Anger, unforgiveness, and abandonment are a few of the more recognizable poisons we hold onto, but it’s the worries we think are natural and harmless that mature into beasts over time. Constantly stressing over money and bills, the future, health, our kids, marriages, and employment— all these normal worries carry heft as well. With time they ossify our spirits and we begin to block the blessings God wants to bestow upon us. Philippians 4:8 instructs us on what our thoughts should be consumed by.
Giving our lives to God means trusting him entirely. Not only with the big things, but with the minutia of our lives. We cleverly disguise our pain, making sure to evenly distribute it throughout ourselves so that no one will notice the extra weight. We can’t hide from God. He formed and knew each of us before the foundation of the earth. He has purposed each of our lives for his glory. God is not perplexed or intimidated by our pain. However, we must make the choice of whether we want our struggles to be barriers or breakthroughs.
I see so many Flight Attendants hobbling through the airport with their luggage. It’s usually the ones who have been lugging around three and four pieces of baggage for twenty-five years. The weight and strain catches up. The baggage, if we let it, will attach itself to us like barnacles. Thank God though, our pain doesn’t have to be irreparable. We can opt to surrender our excess weight to God and let him deal with it. Trust him to deal with it. Know that He is more than capable of giving us the peace that we need to released our baggage.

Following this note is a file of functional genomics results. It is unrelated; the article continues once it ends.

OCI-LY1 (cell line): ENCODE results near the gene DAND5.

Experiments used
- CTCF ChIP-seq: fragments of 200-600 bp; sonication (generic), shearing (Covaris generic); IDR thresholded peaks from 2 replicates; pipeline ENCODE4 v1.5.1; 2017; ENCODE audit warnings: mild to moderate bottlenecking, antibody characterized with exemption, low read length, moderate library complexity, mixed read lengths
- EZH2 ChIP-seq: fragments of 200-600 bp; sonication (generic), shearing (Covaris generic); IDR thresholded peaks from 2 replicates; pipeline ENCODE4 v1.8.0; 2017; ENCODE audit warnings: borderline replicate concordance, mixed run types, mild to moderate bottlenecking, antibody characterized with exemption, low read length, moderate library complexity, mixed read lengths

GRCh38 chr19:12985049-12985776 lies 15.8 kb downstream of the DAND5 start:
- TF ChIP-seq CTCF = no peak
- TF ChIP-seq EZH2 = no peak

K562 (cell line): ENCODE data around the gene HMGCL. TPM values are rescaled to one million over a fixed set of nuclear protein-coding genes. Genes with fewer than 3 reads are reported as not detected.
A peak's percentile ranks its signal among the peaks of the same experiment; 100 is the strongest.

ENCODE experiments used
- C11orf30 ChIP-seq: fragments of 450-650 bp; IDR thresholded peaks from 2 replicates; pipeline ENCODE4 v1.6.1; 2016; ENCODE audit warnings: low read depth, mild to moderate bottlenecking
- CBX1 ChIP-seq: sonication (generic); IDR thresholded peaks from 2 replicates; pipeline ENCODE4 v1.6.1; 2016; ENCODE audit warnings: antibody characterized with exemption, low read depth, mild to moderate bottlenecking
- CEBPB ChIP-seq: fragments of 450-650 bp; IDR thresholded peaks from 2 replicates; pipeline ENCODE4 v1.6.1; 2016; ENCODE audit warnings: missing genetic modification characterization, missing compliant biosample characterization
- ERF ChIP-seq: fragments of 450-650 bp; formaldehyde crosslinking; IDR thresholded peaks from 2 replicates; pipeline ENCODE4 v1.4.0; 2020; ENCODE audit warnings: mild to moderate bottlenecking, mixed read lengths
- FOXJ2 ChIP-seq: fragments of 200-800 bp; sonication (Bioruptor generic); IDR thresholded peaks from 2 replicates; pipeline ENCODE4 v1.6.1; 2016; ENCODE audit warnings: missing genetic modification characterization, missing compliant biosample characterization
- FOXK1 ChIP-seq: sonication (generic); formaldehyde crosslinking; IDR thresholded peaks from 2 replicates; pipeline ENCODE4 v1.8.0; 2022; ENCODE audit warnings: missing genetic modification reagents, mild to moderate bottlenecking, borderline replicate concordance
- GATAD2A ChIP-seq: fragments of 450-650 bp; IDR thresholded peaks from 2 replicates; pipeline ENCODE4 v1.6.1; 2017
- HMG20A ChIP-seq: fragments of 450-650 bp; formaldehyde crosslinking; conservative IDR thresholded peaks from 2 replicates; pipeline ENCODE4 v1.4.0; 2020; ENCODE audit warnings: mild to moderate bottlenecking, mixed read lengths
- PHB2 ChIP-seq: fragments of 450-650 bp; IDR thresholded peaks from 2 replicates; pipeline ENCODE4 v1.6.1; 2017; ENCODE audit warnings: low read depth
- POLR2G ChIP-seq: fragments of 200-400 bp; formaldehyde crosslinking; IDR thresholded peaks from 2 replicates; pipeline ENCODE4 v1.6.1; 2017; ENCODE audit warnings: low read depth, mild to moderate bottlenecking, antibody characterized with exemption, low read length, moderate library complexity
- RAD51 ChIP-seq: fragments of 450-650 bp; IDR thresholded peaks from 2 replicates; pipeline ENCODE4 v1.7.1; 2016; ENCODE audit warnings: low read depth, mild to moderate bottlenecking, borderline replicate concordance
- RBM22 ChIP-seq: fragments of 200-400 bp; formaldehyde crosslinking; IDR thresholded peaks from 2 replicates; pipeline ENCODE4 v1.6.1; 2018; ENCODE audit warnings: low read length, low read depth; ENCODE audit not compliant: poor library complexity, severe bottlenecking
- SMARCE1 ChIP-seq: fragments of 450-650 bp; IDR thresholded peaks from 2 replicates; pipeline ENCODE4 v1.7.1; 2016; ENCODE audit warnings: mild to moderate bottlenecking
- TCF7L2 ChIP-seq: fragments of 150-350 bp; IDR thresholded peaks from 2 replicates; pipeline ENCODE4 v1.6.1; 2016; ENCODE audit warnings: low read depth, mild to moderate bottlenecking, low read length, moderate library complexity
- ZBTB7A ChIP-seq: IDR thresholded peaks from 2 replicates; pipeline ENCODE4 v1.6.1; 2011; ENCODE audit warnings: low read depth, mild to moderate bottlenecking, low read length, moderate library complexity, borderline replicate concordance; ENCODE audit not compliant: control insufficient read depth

Millennial is a label I’ve grown to hate. Unless it has to do with teaching the Baby Boomers how to work their smartphones, the title has become synonymous with spoiled, entitled, brats.
I wish I could disagree, but unfortunately, that definition isn’t entirely inaccurate. Yet, what I find far more pertinent than defining us, is figuring out how in the heck we got like this in the first place.How did we become such self-absorbed, pretentious individuals? I’m no Social Psychologist, but being a millennial myself, I do have a few theories on how we wound up a bit of a hot mess, and what we can do to remedy it.
1. Reach for the stars…they said.
We were sold a dream. When our teachers and parents told us we could do and be anything, we believed them. We were inadvertently brainwashed into believing that a sure and certain path would lead us to lasting happiness. So you can imagine our devastation now that real life has pied us in the face. We put all our eggs in one very promising basket and things aren’t panning out, so we’re busy falling apart. Maybe no one said it, but we were made to think that following our dreams would be easy: graduate high school, go to college, get a career, find a spouse, buy a home, have some children, and run off into the sunset. No one told us we’d be here- drowning in the waters of a reality we were shielded from. We didn’t know there’d be bumps in the road or mountains not ours to climb, or how painstakingly long we have to water our seeds of success before they sprout. We’ve been convinced that happiness only exists in the grandest parts of life. If we aren’t doctors, lawyers, or some glamorous person who makes more money than they can spend, we diminish ourselves to nothing. The ordinary life has no appeal to us. No worth. The quotidian office or factory job is devoid of the happiness we imagined for ourselves. We were bred to be more…they said.